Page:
Do not travel to Venezuela due to arrest and detention of U.S. citizens without due process or fair trial guarantees, or as a pretext for an illegitimate purpose; crime; civil unrest; poor health infrastructure; and kidnapping.
Country Summary: On March 11, 2019, the U.S. Department of State announced the withdrawal of diplomatic personnel from U.S. Embassy Caracas. All consular services, routine and emergency, are suspended until further notice. The U.S. government has limited ability to provide emergency services to U.S. citizens in Venezuela. U.S. citizens in Venezuela who require consular services should try to leave the country as soon and as safely possible and contact a U.S. embassy or consulate in another country.
Violent crimes, such as homicide, armed robbery, kidnapping, and carjacking, are common. Political rallies and demonstrations occur, often with little notice. Demonstrations typically elicit a strong police and security force response that includes the use of tear gas, pepper spray, and rubber bullets against participants and occasionally devolve into looting and vandalism. 2020 and 2021 United Nations Human Rights Council Fact-Finding Mission reports documented human rights abuses attributed to the Maduro regime, including torture, extrajudicial killings, forced disappearances, and detentions without due process and/or fair trial guarantees or as a pretext for an illegitimate purpose. There are shortages of gasoline, food, electricity, water, medicine, and medical supplies throughout much of Venezuela. The CDC issued a Level 3 ‘Avoid Nonessential Travel’ notice on September 30, 2020, due to inadequate healthcare and the breakdown of the medical infrastructure in Venezuela.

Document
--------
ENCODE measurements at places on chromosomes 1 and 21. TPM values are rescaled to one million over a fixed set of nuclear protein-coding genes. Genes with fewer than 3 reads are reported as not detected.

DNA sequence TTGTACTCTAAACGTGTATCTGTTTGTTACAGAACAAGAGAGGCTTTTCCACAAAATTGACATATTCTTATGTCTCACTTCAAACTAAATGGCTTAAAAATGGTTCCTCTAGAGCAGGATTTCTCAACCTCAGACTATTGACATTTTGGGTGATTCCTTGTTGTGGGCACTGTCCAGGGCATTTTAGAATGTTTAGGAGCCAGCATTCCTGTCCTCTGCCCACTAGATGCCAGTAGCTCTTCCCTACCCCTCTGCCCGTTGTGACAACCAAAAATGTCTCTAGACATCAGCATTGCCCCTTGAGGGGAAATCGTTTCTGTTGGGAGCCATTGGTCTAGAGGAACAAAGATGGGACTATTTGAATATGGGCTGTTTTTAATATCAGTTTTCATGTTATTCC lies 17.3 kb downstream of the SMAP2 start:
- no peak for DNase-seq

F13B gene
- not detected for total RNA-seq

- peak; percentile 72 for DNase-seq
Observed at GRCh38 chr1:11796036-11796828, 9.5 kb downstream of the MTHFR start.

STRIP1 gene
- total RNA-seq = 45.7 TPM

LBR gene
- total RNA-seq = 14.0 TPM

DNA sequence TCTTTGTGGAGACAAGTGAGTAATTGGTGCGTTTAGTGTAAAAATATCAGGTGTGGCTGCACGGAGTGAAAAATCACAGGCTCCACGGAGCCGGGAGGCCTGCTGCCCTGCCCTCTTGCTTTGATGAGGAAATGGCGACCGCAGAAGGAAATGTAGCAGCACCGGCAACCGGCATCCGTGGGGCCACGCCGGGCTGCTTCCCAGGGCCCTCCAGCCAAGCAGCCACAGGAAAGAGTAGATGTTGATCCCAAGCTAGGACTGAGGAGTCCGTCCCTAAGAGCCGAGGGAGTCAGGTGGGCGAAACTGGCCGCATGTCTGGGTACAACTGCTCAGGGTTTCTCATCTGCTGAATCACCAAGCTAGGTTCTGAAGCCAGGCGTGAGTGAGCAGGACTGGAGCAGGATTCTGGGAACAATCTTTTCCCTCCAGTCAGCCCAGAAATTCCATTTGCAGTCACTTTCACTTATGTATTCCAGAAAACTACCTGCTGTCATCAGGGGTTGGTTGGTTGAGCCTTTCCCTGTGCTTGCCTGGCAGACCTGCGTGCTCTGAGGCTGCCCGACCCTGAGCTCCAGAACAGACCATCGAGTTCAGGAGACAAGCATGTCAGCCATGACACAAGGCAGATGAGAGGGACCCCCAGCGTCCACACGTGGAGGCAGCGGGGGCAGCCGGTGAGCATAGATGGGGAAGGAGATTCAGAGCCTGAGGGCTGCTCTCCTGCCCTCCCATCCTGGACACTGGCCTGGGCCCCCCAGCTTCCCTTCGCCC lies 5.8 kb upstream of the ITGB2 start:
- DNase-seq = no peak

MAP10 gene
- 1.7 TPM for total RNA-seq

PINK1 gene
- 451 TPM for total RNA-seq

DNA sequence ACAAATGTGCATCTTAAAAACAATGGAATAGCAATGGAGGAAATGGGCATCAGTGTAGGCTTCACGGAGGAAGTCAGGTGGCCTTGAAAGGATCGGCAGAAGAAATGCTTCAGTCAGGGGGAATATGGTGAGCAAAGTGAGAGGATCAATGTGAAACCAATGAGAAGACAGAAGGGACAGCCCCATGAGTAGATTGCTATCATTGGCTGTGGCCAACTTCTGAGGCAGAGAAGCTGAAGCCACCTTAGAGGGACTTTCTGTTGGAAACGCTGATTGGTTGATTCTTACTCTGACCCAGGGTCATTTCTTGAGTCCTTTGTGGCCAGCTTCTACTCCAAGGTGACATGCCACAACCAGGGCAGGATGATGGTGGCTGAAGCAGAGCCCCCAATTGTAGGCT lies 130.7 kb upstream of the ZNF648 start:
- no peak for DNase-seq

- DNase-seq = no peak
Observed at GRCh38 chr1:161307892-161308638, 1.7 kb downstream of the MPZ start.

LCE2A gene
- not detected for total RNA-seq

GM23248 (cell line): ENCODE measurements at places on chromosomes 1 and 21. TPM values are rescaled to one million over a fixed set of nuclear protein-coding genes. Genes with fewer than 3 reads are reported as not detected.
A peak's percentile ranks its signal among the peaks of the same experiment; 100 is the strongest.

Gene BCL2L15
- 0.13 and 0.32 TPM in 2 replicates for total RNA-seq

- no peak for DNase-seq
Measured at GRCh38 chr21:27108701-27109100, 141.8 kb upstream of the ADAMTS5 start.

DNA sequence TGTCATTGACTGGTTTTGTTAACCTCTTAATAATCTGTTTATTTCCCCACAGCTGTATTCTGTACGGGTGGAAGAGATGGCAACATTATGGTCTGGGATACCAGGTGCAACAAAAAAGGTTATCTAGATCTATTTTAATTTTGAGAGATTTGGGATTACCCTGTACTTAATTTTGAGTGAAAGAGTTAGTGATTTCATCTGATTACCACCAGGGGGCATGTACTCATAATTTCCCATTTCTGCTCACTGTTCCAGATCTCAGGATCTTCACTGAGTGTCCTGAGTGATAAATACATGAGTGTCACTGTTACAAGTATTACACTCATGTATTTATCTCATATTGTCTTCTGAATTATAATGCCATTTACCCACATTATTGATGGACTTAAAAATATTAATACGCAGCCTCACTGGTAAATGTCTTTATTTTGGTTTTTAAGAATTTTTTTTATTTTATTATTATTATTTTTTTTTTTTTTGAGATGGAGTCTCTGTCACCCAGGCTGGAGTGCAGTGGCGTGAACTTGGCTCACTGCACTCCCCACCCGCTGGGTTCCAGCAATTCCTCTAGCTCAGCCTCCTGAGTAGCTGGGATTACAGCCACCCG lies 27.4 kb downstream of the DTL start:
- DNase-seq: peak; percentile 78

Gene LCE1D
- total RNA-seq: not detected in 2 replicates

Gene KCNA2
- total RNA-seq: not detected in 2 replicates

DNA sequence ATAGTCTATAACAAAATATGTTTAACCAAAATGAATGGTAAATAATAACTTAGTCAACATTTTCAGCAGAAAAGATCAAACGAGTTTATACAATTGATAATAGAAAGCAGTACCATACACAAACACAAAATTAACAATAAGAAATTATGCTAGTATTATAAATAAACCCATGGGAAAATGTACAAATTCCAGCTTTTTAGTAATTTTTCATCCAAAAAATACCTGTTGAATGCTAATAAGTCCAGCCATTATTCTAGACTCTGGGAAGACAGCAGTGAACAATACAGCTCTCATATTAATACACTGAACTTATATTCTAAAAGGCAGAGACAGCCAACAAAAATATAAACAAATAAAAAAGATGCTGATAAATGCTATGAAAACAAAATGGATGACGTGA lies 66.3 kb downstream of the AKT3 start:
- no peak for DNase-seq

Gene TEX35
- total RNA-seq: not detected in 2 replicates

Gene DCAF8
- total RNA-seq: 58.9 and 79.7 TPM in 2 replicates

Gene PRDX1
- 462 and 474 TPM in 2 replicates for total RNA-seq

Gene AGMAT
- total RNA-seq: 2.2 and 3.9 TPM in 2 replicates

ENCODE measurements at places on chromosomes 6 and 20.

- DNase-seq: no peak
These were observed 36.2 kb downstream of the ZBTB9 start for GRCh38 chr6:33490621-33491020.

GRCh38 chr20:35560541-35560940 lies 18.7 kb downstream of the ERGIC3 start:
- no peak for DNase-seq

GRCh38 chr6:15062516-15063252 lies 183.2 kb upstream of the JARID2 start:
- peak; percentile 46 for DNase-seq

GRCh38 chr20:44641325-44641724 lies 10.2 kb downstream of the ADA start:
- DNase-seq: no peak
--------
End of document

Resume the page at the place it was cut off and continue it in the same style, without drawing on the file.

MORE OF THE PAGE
Regime-aligned security forces have detained U.S. citizens for long periods. The Maduro regime does not notify the U.S. government of the detention of U.S. citizens and the U.S. government is not granted access to those U.S. citizens.
Due to risks to civil aviation operating within or in the vicinity of Venezuela, the Federal Aviation Administration (FAA) has issued a Notice to Airmen (NOTAM) and/or a Special Federal Aviation Regulation (SFAR). For more information, U.S. citizens should consult the Federal Aviation Administration’s Prohibitions, Restrictions and Notices. This flight prohibition can make emergency medical evacuation flights between the United States and Venezuela difficult or impractical.
Read the country information page for additional information on travel to Venezuela.
The Centers for Disease Control and Prevention (CDC) has determined Venezuela has a unknown level of COVID-19. Visit the CDC page for the latest Travel Health Information related to your travel.
If you decide to travel to Venezuela:
Last Update: Reissued with updates to health information.